The other night after a meal of hearty chicken soup
I fished-out the segments of bone that had surrendered
their flavors for our great pleasure and well-being.

I put them in a saucer, added soap and washed them
until the ivory perfection of their surface was revealed.
My wife looked at me askance and asked; Why are you
washing those bones? I deflected her question–
it had simply seemed the proper thing to do.

I grow increasingly captive to the imperatives of aging,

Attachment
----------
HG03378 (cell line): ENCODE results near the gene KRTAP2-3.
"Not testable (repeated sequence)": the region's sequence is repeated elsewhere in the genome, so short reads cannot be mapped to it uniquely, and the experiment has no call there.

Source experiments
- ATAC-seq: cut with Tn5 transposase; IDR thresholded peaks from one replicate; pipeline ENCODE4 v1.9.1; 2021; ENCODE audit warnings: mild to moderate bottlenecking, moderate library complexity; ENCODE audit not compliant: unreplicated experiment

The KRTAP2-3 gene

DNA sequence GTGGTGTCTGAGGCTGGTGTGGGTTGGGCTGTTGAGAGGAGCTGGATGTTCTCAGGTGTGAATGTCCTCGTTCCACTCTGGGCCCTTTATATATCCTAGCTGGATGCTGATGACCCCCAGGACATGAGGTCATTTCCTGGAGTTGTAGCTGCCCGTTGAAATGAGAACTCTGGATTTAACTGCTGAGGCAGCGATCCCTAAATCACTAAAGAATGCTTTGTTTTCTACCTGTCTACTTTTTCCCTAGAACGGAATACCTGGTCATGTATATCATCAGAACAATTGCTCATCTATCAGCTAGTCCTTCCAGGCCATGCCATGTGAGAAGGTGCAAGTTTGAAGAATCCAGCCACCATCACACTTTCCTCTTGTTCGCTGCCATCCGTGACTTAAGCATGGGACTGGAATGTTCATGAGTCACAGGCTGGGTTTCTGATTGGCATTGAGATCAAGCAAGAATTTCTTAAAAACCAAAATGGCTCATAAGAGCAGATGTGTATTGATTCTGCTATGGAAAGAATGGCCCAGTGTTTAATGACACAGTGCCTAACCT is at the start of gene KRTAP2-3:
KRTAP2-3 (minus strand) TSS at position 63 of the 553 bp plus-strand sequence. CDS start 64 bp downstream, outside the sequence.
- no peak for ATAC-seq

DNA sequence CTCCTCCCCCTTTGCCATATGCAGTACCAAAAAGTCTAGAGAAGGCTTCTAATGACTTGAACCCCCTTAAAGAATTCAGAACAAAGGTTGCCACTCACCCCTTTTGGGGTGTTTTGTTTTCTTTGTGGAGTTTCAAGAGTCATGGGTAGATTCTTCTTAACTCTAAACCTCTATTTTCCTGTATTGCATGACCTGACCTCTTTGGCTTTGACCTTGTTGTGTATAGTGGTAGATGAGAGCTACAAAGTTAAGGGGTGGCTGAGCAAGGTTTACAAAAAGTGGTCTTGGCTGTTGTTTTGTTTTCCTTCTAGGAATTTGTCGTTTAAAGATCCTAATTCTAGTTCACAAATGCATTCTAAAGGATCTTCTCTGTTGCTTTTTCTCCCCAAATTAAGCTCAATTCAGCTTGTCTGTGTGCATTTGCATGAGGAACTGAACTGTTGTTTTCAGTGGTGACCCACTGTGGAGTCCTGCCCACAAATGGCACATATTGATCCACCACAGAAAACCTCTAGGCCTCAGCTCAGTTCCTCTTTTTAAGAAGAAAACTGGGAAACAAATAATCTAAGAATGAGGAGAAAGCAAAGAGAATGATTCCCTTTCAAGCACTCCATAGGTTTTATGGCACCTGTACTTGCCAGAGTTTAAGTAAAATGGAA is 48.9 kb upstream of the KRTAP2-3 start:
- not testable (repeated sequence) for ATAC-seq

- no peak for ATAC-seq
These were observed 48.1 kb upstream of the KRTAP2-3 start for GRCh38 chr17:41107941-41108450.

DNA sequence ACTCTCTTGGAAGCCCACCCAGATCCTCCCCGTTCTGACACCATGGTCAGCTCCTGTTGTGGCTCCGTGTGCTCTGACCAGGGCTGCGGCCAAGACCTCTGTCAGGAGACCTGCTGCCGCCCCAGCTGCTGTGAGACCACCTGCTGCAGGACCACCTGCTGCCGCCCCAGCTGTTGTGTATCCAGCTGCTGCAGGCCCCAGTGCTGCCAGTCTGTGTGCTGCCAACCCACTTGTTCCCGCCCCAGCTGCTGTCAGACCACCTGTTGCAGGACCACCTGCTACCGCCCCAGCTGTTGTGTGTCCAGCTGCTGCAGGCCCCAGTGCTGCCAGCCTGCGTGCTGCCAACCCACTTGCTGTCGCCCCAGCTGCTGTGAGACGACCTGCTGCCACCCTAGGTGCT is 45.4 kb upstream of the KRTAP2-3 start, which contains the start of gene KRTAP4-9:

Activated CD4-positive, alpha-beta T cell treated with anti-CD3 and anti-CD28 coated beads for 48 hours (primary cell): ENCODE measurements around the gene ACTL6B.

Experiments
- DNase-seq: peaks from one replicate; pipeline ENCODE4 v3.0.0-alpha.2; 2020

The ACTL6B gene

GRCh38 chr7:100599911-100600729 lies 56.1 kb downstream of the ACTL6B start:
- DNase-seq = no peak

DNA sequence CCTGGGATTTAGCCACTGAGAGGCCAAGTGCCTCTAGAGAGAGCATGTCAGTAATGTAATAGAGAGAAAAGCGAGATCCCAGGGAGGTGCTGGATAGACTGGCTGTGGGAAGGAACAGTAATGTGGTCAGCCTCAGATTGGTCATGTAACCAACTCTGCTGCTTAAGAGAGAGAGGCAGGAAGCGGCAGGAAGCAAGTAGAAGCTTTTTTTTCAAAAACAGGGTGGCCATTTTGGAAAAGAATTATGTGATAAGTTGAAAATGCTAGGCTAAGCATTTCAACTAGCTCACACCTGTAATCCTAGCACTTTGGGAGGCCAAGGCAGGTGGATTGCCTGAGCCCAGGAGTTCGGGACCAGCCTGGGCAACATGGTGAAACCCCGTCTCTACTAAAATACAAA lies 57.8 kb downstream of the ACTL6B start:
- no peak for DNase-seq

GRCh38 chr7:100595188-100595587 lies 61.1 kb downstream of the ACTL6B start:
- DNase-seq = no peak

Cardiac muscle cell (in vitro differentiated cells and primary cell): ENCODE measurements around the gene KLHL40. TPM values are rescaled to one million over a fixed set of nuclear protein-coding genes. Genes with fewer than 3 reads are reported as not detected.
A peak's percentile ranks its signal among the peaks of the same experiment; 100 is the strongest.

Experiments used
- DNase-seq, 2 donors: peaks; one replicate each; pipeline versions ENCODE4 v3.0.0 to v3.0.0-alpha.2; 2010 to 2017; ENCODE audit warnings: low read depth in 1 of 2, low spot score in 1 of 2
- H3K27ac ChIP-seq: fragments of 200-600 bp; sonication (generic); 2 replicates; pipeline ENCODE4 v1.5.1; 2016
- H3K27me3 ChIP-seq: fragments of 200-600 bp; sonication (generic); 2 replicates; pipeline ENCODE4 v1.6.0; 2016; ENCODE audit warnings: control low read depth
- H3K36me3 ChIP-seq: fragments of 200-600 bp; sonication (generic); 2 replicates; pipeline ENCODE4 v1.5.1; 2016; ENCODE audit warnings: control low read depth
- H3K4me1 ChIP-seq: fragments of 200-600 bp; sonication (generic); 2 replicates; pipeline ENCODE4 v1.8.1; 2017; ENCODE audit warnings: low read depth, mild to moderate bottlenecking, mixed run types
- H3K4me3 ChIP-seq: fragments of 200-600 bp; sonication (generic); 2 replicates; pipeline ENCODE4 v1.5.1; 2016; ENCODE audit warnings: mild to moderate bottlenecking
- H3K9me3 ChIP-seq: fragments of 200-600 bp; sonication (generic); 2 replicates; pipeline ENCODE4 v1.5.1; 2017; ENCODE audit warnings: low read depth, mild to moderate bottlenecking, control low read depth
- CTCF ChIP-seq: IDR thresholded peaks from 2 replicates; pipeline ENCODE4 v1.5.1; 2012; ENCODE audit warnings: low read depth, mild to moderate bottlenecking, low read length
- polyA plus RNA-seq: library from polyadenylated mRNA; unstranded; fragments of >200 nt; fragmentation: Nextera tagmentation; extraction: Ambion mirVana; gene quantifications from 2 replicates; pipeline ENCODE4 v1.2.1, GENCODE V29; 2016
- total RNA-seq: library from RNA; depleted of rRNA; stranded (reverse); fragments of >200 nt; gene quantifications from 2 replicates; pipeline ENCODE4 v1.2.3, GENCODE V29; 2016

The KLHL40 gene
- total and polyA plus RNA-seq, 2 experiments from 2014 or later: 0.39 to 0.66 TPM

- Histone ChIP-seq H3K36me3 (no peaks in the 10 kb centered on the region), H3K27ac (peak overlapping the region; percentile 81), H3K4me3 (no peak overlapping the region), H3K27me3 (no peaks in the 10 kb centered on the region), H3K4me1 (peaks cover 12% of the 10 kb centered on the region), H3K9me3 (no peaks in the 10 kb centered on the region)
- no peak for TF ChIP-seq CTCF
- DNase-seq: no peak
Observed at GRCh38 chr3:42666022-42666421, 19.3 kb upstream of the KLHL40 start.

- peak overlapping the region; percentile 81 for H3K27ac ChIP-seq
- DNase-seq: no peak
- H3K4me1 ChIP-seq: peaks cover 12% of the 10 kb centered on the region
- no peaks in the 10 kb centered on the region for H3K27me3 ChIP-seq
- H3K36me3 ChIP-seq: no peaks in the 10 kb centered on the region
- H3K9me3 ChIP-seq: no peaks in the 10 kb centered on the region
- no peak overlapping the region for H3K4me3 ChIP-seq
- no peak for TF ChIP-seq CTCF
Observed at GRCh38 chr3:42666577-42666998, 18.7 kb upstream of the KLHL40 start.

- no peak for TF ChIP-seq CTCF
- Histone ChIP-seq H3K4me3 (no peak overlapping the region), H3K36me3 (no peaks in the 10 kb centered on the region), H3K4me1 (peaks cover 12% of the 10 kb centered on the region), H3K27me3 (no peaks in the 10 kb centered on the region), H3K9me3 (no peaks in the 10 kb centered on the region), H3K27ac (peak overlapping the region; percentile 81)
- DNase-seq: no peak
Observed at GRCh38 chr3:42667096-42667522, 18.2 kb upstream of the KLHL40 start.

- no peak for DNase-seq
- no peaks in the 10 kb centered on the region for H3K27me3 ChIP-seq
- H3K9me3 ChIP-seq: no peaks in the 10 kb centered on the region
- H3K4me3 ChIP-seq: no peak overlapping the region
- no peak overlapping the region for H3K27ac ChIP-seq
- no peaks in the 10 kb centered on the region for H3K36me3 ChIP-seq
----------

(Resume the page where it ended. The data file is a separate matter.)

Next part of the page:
to the quest for comfort and assurance. Like a fussy
mother spider, I scurry about attending to my private
universe: cobwebs in the corners, crooked pictures,
eroded mortar between chimney bricks.

But washing the bones seemed to go beyond these habits
of tidiness and order. Somehow more primal, an instinct
tinged with the aura of ritual and solemnity — a murmured
homage to the summing-up of my life.

Lynn Elwell is a retired research scientist with poems published in over two dozen literary and poetry journals.